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Who knew? Pyrex dishes are collectibles

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Remember those thick glass bowls and mugs you used before plastic became fad and the disposable container era began?

Well that restaurant-grade glass is making a comeback both for its usability and its unique retro style.

While shopping for a set of glass cereal bowls for our kids, my wife Miyuki and I met local collector Shawn Sanders, who since moving to Canada from Colorado has begun to amass a great deal of knowledge and a wonderful collection of mid-20th century kitchenware.
Shawn began his hobby innocently.

"It started a couple of years ago when my sister who lives in California asked me to help find a piece for her,"¨he said.  

I never went shopping at thrift stores, but there I was looking and finding some really nice items. Winnipeg is a wonderful place for vintage-era collectibles. You start looking for one thing and you end up finding something else interesting, too.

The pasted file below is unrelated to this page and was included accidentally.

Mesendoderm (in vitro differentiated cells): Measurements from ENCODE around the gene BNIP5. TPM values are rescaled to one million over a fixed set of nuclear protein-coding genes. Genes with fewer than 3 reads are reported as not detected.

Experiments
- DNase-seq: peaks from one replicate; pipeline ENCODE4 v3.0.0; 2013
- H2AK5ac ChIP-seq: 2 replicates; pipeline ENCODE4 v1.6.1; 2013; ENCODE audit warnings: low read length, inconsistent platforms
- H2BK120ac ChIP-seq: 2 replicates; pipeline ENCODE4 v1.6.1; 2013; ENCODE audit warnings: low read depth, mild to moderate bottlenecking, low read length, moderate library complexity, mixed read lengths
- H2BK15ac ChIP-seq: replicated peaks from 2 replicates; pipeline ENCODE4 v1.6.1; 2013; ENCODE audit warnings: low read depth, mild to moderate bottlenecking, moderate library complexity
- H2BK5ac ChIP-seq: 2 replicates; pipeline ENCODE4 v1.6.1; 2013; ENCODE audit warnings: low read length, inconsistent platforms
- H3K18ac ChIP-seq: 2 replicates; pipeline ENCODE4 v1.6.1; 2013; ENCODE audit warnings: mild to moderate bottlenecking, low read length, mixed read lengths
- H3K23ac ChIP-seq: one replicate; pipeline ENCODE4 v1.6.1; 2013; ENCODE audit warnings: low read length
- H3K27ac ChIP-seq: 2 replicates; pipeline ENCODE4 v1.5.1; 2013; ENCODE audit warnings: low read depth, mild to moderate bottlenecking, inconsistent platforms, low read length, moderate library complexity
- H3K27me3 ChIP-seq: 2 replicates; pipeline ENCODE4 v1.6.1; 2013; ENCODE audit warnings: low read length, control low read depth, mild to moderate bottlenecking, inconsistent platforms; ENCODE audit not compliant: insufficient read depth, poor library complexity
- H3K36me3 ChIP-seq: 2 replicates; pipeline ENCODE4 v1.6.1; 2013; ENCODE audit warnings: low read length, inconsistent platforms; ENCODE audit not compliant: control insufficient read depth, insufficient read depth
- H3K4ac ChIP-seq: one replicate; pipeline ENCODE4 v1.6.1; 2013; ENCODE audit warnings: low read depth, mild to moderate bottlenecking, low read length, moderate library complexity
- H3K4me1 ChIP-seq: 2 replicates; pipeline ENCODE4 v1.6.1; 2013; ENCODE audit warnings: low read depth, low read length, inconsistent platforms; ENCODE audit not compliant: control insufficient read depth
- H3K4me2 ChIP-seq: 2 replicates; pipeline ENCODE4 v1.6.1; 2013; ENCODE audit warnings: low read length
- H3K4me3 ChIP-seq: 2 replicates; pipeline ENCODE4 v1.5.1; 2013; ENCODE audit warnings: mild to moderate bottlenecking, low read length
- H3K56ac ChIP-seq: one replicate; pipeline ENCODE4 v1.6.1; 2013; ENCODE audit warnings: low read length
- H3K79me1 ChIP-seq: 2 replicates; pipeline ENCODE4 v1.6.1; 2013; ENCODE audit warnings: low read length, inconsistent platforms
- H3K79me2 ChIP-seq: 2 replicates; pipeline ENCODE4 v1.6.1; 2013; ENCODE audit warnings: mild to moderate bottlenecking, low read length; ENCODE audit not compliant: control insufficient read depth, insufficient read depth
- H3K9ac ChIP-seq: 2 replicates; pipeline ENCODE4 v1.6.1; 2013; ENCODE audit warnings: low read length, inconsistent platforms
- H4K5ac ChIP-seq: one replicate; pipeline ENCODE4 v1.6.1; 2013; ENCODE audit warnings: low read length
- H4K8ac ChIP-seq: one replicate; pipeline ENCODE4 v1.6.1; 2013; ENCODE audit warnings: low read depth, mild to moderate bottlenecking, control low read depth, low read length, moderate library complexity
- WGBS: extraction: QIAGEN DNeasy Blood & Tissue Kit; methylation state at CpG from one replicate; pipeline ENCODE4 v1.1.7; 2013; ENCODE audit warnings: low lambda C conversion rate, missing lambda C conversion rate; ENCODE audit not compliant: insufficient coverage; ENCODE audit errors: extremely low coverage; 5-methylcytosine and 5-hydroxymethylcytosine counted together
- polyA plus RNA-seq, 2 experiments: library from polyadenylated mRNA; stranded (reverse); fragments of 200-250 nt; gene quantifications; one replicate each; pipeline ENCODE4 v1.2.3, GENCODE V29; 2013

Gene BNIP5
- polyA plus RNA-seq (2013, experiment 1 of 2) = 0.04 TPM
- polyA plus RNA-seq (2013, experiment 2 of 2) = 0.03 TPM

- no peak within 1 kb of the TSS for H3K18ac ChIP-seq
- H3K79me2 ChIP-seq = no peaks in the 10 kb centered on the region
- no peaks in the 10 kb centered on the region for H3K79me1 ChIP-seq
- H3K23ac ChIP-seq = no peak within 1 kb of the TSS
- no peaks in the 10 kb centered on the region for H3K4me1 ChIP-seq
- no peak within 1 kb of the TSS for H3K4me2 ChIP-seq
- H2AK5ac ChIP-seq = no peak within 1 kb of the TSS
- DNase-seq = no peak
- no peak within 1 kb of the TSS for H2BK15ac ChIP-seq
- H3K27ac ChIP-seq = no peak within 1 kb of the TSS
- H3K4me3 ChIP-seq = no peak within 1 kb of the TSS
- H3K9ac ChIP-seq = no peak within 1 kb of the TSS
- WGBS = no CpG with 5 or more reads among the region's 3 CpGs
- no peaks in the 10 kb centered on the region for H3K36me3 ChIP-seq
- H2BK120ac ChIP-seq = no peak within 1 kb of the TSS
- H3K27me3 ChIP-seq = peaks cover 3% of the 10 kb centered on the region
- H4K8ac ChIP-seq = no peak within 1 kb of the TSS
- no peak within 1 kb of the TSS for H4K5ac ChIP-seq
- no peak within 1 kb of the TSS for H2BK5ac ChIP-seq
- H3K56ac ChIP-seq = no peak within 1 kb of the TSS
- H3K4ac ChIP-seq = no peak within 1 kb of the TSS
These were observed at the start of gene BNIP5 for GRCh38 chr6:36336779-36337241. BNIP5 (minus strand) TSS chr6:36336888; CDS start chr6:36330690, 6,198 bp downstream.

"I was at a church sale when I found this fantastic piece," he said, describing an opaque white bowl with kissing red birds and orange flowers.

"The pattern is from a limited series produced by Pyrex in the early ’70s entitled ‘friendship’.’ You have to love it because it stands out," Shawn said.

Now Shawn has several sets of vintage Pyrex pieces and several of another American company named Anchor Hocking, specifically its Fire King brand. You would recognize Fire King’s Sheaves of Wheat series for its creamy jade colour.

The 1950s exists in Winnipeg in these practical heirlooms.

"With delightful shopping at places like downtown’s The Old House Revival Company and our city’s full participation in trading sites like Kijiji and Etsy, I feel a part of a real thrift community," Sanders said.  

Shawn has branched out from glassware and also shops for same-era teak furniture and collectibles from Norway and Denmark, such as Cathrineholm enamel ware and miniature teak Vikings.

Send him a message at shawncsanders@gmail.com

Evan Comstock is a community correspondent for East Kildonan.

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